While automatic term extraction is a well-researched area, computational approaches to distinguish between degrees of technicality are still understudied.

Term Extraction Word Embeddings

CCOHA: Clean Corpus of Historical American English

no code implementations LREC 2020 Reem Alatrash, Dominik Schlechtweg, Jonas Kuhn, Sabine Schulte im Walde

Modelling language change is an increasingly important area of interest within the fields of sociolinguistics and historical linguistics.

Shared task: Lexical semantic change detection in German (Student Project Report)

no code implementations21 Jan 2020 Adnan Ahmad, Kiflom Desta, Fabian Lang, Dominik Schlechtweg

Recent NLP architectures have illustrated in various ways how semantic change can be captured across time and domains.

Change Detection

Simulating Lexical Semantic Change from Sense-Annotated Data

no code implementations9 Jan 2020 Dominik Schlechtweg, Sabine Schulte im Walde

We present a novel procedure to simulate lexical semantic change from synchronic sense-annotated data, and demonstrate its usefulness for assessing lexical semantic change detection models.

Change Detection

A Wind of Change: Detecting and Evaluating Lexical Semantic Change across Times and Domains

1 code implementation ACL 2019 Dominik Schlechtweg, Anna Hätty, Marco del Tredici, Sabine Schulte im Walde

We perform an interdisciplinary large-scale evaluation for detecting lexical semantic divergences in a diachronic and in a synchronic task: semantic sense changes across time, and semantic sense changes across domains.

Term Extraction

Second-order Co-occurrence Sensitivity of Skip-Gram with Negative Sampling

1 code implementation WS 2019 Dominik Schlechtweg, Cennet Oguz, Sabine Schulte im Walde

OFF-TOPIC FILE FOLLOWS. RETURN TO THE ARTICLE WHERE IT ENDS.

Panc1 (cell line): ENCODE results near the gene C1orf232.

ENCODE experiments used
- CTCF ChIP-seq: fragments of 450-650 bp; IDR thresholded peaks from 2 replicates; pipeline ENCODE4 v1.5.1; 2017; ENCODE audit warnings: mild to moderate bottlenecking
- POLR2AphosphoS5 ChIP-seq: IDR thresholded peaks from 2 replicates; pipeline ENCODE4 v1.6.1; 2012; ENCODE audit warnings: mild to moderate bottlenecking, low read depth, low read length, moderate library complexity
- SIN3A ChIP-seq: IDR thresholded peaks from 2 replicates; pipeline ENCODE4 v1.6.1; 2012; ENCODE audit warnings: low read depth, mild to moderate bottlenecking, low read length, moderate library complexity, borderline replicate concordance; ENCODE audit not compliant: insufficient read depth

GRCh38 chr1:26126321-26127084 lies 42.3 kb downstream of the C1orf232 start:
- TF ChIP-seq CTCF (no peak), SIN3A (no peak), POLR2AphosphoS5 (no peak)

We simulate first- and second-order context overlap and show that Skip-Gram with Negative Sampling is similar to Singular Value Decomposition in capturing second-order co-occurrence information, while Pointwise Mutual Information is agnostic to it.

SURel: A Gold Standard for Incorporating Meaning Shifts into Term Extraction

no code implementations SEMEVAL 2019 Anna H{\"a}tty, Dominik Schlechtweg, Sabine Schulte im Walde

We introduce SURel, a novel dataset with human-annotated meaning shifts between general-language and domain-specific contexts.

Term Extraction

Diachronic Usage Relatedness (DURel): A Framework for the Annotation of Lexical Semantic Change

no code implementations NAACL 2018 Dominik Schlechtweg, Sabine Schulte im Walde, Stefanie Eckmann

We propose a framework that extends synchronic polysemy annotation to diachronic changes in lexical meaning, to counteract the lack of resources for evaluating computational models of lexical semantic change.

Distribution-based Prediction of the Degree of Grammaticalization for German Prepositions

no code implementations14 Apr 2018 Dominik Schlechtweg, Sabine Schulte im Walde

We test the hypothesis that the degree of grammaticalization of German prepositions correlates with their corpus-based contextual dispersion measured by word entropy.

German in Flux: Detecting Metaphoric Change via Word Entropy

1 code implementation CONLL 2017 Dominik Schlechtweg, Stefanie Eckmann, Enrico Santus, Sabine Schulte im Walde, Daniel Hole

This paper explores the information-theoretic measure entropy to detect metaphoric change, transferring ideas from hypernym detection to research on language change.

Hypernyms under Siege: Linguistically-motivated Artillery for Hypernymy Detection

1 code implementation EACL 2017 Vered Shwartz, Enrico Santus, Dominik Schlechtweg

The fundamental role of hypernymy in NLP has motivated the development of many methods for the automatic identification of this relation, most of which rely on word distribution.

Hypernym Discovery

Exploitation of Co-reference in Distributional Semantics

no code implementations LREC 2016 Dominik Schlechtweg

It is because of this convenience that most current state-of-the-art-models of distributional semantics operate on raw text, although there have been successful attempts to integrate other kinds of―e. g., syntactic―information to improve distributional semantic models.